Your business paid the attorney out of its own pocket and did things by the book. The other side may or may not have hired an attorney, and maybe did not take part in the case at all. Your attorney propounded discovery, the other side may or may not have complied with your requests. Your attorney attempted to depose a representative of the other side. You and your attorney showed up in court or at the arbitration on the day of the hearing, the other side may or may not have, and if they did show up, maybe with or without an attorney representing them.

The judge or arbitrator sided with your company after a trial or arbitration hearing on the merits, or your company was simply awarded a judgment by default when the other side failed to appear. In any event, your company was awarded damages, and maybe even attorney’s fees depending on what the agreement at issue said.

But when you left the hearing room that day, unfortunately you did not leave with a check from the other side. Instead, you left with a court’s order, or an arbitrator’s award, merely stating that you won and how much.

So the question now is, how do you actually get paid what the court or arbitrator awarded? Often times, the trial or arbitration is not the end, but rather only the mid-way point, of the collection process.

The first thing you must do in this situation is identify the debtor’s assets, as well as determine the value of each, by following Md. Rule 2-633, titled “Discovery in aid of enforcement.” Rule 2-633 states that you may conduct discovery in writing by mailing to the other side no more than 15 questions and requests for documents regarding the assets and other financial information of the debtor. These are known as Interrogatories in Aid of Execution. The debtor has 15 days from receipt to respond to these Interrogatories.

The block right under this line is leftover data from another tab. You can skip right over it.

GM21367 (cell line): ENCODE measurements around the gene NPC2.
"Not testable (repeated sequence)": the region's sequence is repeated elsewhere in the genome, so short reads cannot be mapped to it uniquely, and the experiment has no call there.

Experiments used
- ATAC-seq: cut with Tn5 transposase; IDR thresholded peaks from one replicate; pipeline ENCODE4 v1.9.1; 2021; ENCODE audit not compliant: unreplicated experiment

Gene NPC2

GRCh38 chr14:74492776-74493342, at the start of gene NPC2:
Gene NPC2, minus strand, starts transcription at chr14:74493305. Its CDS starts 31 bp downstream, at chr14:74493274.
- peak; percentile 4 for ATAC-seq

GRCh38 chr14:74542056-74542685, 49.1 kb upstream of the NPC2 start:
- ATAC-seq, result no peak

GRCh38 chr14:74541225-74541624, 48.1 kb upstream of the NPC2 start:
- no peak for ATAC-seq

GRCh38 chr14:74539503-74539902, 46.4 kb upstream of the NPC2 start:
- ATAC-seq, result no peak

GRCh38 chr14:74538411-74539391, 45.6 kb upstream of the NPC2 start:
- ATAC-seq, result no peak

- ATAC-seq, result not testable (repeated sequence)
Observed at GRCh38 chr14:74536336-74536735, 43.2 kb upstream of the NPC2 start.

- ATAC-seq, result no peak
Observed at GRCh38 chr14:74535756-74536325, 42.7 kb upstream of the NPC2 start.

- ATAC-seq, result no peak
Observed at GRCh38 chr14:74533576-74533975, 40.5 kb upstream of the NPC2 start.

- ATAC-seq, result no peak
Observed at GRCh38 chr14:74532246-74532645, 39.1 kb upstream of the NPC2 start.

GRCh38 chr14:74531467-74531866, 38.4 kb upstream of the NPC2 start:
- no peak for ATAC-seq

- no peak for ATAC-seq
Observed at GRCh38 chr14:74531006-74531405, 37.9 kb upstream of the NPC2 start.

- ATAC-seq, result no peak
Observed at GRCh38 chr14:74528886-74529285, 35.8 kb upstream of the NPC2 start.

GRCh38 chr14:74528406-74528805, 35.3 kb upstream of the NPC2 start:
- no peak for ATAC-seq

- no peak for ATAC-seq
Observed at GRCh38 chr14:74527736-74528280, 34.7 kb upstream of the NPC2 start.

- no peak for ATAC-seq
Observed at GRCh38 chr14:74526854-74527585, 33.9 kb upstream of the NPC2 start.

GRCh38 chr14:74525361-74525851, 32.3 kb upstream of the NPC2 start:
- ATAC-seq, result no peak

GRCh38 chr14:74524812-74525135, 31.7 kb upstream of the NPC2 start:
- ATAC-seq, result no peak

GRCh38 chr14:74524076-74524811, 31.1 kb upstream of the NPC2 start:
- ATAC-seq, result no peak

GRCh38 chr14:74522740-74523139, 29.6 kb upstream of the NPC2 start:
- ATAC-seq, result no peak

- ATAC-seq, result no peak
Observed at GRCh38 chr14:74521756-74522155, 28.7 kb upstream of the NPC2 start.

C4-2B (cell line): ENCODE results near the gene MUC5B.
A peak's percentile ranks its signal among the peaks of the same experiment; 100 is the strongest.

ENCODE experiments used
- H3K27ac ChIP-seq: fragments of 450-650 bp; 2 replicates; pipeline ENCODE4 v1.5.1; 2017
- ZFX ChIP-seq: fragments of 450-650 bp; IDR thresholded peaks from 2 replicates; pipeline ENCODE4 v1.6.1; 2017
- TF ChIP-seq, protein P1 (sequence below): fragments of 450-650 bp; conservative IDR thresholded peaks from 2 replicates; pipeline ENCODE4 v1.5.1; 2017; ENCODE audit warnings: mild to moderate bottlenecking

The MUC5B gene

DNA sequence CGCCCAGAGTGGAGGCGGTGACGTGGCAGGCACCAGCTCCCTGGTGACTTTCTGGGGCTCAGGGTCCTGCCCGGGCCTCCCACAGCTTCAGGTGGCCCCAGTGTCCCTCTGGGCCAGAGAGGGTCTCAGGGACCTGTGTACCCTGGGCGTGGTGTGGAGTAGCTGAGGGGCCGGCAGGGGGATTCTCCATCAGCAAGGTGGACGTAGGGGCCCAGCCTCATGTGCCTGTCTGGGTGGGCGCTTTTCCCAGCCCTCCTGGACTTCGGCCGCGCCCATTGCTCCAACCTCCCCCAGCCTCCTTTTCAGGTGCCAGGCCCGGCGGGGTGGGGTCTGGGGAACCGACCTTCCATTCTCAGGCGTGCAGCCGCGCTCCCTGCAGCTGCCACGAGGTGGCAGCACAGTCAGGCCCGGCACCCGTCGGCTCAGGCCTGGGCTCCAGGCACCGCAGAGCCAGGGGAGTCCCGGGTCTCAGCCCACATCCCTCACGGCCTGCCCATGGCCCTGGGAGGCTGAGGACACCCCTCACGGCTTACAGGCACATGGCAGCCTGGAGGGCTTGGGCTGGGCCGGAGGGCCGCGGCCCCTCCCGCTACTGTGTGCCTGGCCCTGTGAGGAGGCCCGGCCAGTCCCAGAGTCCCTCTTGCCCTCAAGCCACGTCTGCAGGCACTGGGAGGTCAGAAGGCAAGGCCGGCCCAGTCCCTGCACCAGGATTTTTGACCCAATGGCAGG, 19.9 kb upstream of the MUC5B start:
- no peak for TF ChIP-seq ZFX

In addition to Interrogatories, Md. Rule 2-633(b) states that you may also petition the court to order the debtor to appear before a judge and answer under oath your questions related to the identity of the debtor’s assets. This is called requesting an Oral Examination in Aid of Enforcement of Judgment. Both of the above options may take place no earlier than 30 days after entry of the judgment.

Should the debtor ignore your Interrogatories or Request for Oral Exam, there are additional measures you may take, including filing to hold the debtor in contempt of court.

Assuming the debtor complies with your written requests or your oral exam, and you have successfully determined what assets the debtor owns and the value of each asset, now it is time to turn your attention to actually collecting on the judgment. One option you have is to garnish an individual debtor’s wages, done by filing a Request for Garnishment of Wages form with the court. You will then receive the garnished wages within 15 days of each of the debtor’s pay periods.

A second collection option is garnishing an individual or corporate debtor’s bank account. This is accomplished by filing a Request for Garnishment of Property Other Than Wages form with the court, using the financial information you gathered in your Interrogatories or Oral Exam. After 30 days, you must file an additional form, a Request for Judgment Garnishment.

Yet another collection option is seizing a debtor’s property or real estate, then selling it to help satisfy your judgment. Doing so requires the recording of your judgment in the circuit court for the county where the property is located, complete and file a Notice of Lien, and then file a Writ of Execution. This process if more complicated and time consuming than either garnishing wages or a bank account. Retaining a competent business attorney to help you in your collection efforts is a smart move.